Timing Chain: The dual-row timing chain was another pivotal design element. Offering enhanced durability and precision, it ensured that the S38's complex valvetrain operated with clockwork accuracy.
Camshaft Duration: A shorter camshaft duration was chosen for the S38. This tweak was pivotal in achieving a more linear torque curve, providing drivers with responsive power delivery across a wide RPM range.
Valvetrain: A technical marvel in its own right, the S38's DOHC valvetrain utilized shim-and-bucket valve actuation. This design, while intricate, ensured robust performance and reduced maintenance requirements over the engine's lifespan.
Air Intake System: Perhaps one of the most distinct features of the S38 was its air intake system. Six individual throttle bodies, each crowned with its own intake trumpet, fed air into the engine. This setup, combined with a cast aluminum intake plenum, ensured that the engine breathed freely, optimizing power delivery and throttle response.
The sum of these parts was an engine that, while drawing inspiration from its predecessor, carved its own identity. The S38 was more than just metal, oil, and combustion. It was a symphony of engineering, each component harmonizing to create a driving experience that was quintessentially BMW.
Evolution of the S38: A Look at the Different Versions
Over its illustrious lifespan, the S38 underwent several refinements, giving birth to different versions, each with its own unique characteristics. Let's navigate through these evolutions, understanding the nuances that set each version apart.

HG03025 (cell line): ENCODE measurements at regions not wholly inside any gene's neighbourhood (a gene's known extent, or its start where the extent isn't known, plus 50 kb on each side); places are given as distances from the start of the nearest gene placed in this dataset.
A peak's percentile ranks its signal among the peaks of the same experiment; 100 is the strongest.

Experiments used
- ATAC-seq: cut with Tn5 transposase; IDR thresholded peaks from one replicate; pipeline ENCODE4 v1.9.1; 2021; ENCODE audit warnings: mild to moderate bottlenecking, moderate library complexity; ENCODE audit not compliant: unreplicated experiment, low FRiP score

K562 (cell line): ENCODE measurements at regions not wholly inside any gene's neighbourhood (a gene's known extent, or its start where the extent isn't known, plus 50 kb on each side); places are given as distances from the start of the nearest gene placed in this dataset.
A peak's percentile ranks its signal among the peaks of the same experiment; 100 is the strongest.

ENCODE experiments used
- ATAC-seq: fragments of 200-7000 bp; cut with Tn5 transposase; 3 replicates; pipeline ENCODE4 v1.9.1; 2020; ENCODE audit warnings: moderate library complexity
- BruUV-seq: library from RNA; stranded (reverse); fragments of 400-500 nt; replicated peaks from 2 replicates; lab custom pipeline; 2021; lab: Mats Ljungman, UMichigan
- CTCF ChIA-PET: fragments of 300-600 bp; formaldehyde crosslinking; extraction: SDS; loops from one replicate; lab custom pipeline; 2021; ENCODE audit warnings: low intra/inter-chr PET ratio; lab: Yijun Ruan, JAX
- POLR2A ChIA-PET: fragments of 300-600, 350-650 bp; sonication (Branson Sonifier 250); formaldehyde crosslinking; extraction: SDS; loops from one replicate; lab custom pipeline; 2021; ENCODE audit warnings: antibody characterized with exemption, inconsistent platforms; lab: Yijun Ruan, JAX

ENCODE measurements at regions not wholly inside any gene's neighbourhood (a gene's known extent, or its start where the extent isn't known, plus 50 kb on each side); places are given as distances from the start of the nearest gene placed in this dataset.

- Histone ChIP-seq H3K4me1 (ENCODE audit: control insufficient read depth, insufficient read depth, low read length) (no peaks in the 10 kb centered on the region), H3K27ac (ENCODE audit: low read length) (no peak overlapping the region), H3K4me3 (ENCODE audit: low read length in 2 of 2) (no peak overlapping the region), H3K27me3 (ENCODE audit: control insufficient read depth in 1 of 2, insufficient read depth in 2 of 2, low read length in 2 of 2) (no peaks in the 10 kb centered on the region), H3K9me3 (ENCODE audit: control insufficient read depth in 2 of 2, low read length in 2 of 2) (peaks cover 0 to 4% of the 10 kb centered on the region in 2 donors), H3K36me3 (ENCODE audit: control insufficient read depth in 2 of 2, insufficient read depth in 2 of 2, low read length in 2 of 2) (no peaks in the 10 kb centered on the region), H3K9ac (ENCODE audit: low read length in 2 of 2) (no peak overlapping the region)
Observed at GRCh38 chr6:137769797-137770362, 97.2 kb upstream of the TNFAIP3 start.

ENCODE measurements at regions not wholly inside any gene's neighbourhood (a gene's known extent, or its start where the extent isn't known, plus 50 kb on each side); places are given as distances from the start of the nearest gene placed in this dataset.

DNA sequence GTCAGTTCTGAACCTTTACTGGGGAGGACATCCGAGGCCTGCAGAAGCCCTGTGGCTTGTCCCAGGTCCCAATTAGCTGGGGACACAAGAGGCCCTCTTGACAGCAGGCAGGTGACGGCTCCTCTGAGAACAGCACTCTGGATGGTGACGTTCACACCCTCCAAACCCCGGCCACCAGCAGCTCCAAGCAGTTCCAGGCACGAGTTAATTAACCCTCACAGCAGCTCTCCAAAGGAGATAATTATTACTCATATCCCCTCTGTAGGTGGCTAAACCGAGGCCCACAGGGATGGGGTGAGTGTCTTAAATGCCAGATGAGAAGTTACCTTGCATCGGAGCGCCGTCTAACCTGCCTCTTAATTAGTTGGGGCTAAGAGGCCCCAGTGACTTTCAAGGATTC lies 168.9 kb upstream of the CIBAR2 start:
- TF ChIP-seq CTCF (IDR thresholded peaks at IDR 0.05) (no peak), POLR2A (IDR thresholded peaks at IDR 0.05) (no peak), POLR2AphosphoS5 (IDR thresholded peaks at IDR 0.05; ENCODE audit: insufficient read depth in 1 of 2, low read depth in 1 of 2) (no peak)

The S38B35 was the initial iteration, characterized by a bore of 93.4 mm and a stroke of 84 mm. While it was designed with North America in mind, its applications soon expanded.
- Displacement: 3,453 cc
- Power: 190 kW (255 hp) @ 6,500 rpm
- Torque: 330 N⋅m (243 lb⋅ft) @ 4,500 rpm
- 1986-1987 E28 M5 (Canada, Japan, and USA)
- 1986-1988 E24 M6 (Canada, Japan, and USA)
- 1987-1989 E24 M635CSi (models equipped with a catalytic converter)
With the S38B36, BMW took the engine to new heights. The displacement saw a bump, primarily achieved by increasing the stroke to 86 mm using a new forged steel crankshaft. Additionally, the engine benefited from a series of upgrades, including revised camshafts and an increased compression ratio of 10:1. Innovations like a variable-length inlet manifold for improved low-rev torque, stainless steel exhaust headers, and a hotwire MAF, coupled with Bosch Motronic engine management, further refined its performance.
- Displacement: 3,535 cc
- Power: 232 kW (311 hp) @ 6,900 rpm
- Torque: 360 N⋅m (266 lb⋅ft) @ 4,750 rpm
- 1988–1992 E34 M5 (worldwide)
- 1989–1993 E34 M5 (Canada and US)
The pinnacle of the S38's evolution was the B38 variant. BMW expanded the engine further to 3,795 cc by stretching both the bore to 94.6 mm and the stroke to 90 mm. But the changes weren't just about size. The engine management shifted to the advanced Motronic 3.3, and the ignition system embraced coil-on-plug technology. Other enhancements included a hike in compression ratio to 10.5:1, the introduction of a dual-mass flywheel, larger intake and exhaust valves, lighter pistons, and throttle bodies that grew to a diameter of 50 mm.
- Displacement: 3,795 cc
- Power: 250 kW (335 hp) @ 6,900 rpm
- Torque: 400 N⋅m (295 lb⋅ft) @ 4,750 rpm
- 1991-1995 E34 M5 (European-specification)